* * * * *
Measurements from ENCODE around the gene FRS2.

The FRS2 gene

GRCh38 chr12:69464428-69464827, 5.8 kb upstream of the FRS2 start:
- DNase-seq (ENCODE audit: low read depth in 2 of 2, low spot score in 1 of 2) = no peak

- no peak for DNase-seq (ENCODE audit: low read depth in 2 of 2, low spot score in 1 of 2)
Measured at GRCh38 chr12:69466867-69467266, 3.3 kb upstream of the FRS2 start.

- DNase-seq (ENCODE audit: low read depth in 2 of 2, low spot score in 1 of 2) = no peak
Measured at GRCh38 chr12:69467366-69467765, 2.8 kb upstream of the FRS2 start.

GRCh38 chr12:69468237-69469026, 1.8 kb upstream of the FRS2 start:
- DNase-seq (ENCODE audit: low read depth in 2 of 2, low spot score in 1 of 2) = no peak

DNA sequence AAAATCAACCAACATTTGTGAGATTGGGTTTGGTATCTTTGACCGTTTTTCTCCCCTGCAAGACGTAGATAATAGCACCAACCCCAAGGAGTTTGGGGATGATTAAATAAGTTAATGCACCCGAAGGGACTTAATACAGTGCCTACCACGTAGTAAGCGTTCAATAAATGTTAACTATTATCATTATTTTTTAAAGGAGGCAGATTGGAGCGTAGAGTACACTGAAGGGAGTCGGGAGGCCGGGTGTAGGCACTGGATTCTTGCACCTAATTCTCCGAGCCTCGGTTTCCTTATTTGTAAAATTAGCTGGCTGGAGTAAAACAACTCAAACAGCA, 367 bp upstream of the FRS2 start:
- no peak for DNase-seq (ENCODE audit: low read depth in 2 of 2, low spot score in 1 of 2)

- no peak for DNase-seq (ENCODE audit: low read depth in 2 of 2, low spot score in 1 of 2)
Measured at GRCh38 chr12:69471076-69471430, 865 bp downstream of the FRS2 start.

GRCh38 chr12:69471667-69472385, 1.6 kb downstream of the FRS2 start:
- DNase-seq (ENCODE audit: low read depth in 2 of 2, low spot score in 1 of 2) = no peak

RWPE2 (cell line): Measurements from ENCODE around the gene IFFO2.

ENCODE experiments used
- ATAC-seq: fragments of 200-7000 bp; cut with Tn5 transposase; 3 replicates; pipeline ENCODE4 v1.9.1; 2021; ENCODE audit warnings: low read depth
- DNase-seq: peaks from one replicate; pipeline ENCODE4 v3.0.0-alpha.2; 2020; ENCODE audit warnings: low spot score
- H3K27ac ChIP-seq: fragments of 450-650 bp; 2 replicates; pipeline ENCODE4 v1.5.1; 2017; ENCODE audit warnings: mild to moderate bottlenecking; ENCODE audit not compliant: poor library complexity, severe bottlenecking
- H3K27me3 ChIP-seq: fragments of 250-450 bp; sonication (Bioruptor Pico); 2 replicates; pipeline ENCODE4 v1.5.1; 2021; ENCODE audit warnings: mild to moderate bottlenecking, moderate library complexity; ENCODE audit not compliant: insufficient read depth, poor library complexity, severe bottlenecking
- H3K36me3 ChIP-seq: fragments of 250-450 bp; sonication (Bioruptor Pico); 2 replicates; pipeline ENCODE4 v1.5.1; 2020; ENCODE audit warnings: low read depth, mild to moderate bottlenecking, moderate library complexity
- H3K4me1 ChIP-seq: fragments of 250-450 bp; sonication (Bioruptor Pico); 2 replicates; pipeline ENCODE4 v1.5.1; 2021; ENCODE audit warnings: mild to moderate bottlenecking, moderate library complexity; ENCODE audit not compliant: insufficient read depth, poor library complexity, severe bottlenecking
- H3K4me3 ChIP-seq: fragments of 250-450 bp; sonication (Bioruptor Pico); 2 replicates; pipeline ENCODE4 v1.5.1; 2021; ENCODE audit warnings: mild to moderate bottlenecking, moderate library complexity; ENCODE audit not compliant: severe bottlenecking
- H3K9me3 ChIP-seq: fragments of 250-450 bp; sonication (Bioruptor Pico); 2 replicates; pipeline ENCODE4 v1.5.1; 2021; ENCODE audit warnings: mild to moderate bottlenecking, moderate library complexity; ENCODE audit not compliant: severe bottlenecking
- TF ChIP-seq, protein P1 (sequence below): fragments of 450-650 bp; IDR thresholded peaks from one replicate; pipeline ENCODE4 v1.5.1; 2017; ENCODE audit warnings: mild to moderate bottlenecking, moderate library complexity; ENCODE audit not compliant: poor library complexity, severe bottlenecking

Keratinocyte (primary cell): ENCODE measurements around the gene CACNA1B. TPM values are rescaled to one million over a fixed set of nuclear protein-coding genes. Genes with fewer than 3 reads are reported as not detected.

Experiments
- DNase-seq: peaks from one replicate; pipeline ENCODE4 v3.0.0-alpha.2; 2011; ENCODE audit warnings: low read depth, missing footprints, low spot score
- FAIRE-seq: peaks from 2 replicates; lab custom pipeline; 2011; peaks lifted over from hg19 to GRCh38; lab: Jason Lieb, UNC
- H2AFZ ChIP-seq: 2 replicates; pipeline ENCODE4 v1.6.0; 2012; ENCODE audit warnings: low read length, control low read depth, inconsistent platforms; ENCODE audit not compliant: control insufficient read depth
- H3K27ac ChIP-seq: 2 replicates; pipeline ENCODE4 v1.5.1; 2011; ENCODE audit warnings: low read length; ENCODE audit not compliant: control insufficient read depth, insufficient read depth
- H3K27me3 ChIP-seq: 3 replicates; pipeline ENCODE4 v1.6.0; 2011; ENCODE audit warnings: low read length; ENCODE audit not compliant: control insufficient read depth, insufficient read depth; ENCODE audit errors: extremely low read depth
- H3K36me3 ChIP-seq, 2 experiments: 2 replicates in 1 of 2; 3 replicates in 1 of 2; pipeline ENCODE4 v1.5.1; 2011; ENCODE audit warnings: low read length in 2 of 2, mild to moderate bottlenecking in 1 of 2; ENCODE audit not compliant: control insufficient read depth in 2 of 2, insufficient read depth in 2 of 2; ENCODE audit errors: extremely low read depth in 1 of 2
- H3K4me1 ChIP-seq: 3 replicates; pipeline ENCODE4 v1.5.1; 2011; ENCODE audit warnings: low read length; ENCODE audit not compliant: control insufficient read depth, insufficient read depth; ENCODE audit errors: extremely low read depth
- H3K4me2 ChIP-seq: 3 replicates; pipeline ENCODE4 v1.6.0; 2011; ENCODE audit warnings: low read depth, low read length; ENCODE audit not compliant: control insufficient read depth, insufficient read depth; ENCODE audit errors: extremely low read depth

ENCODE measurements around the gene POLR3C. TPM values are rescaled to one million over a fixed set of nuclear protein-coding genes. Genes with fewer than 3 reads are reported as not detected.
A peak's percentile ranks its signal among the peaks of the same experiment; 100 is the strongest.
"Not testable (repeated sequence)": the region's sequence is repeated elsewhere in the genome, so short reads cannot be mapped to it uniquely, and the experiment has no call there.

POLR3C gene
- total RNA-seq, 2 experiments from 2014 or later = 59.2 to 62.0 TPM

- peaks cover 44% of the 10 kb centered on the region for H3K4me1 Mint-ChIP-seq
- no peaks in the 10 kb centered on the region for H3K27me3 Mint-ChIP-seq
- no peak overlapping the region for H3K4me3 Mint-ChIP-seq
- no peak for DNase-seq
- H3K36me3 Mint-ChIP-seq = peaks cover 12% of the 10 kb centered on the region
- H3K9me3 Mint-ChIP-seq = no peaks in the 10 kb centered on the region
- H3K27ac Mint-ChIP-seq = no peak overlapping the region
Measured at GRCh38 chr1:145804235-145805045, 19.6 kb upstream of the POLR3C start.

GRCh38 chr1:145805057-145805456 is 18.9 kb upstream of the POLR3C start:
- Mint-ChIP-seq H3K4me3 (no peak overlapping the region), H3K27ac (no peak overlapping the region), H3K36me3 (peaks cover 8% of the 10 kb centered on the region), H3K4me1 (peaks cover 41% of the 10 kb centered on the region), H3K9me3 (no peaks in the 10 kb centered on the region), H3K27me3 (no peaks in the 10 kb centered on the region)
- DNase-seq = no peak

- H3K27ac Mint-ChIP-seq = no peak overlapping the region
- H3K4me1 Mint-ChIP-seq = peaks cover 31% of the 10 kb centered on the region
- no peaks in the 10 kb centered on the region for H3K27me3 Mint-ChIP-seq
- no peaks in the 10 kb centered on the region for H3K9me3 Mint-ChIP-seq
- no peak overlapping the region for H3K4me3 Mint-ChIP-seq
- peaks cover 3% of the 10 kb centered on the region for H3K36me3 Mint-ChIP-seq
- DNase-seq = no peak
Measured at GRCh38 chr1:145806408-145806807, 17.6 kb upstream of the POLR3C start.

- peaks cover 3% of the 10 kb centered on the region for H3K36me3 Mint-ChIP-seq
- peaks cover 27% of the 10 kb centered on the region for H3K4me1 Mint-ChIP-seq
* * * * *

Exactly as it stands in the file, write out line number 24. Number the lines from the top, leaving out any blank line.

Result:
- H3K4me1 ChIP-seq: fragments of 250-450 bp; sonication (Bioruptor Pico); 2 replicates; pipeline ENCODE4 v1.5.1; 2021; ENCODE audit warnings: mild to moderate bottlenecking, moderate library complexity; ENCODE audit not compliant: insufficient read depth, poor library complexity, severe bottlenecking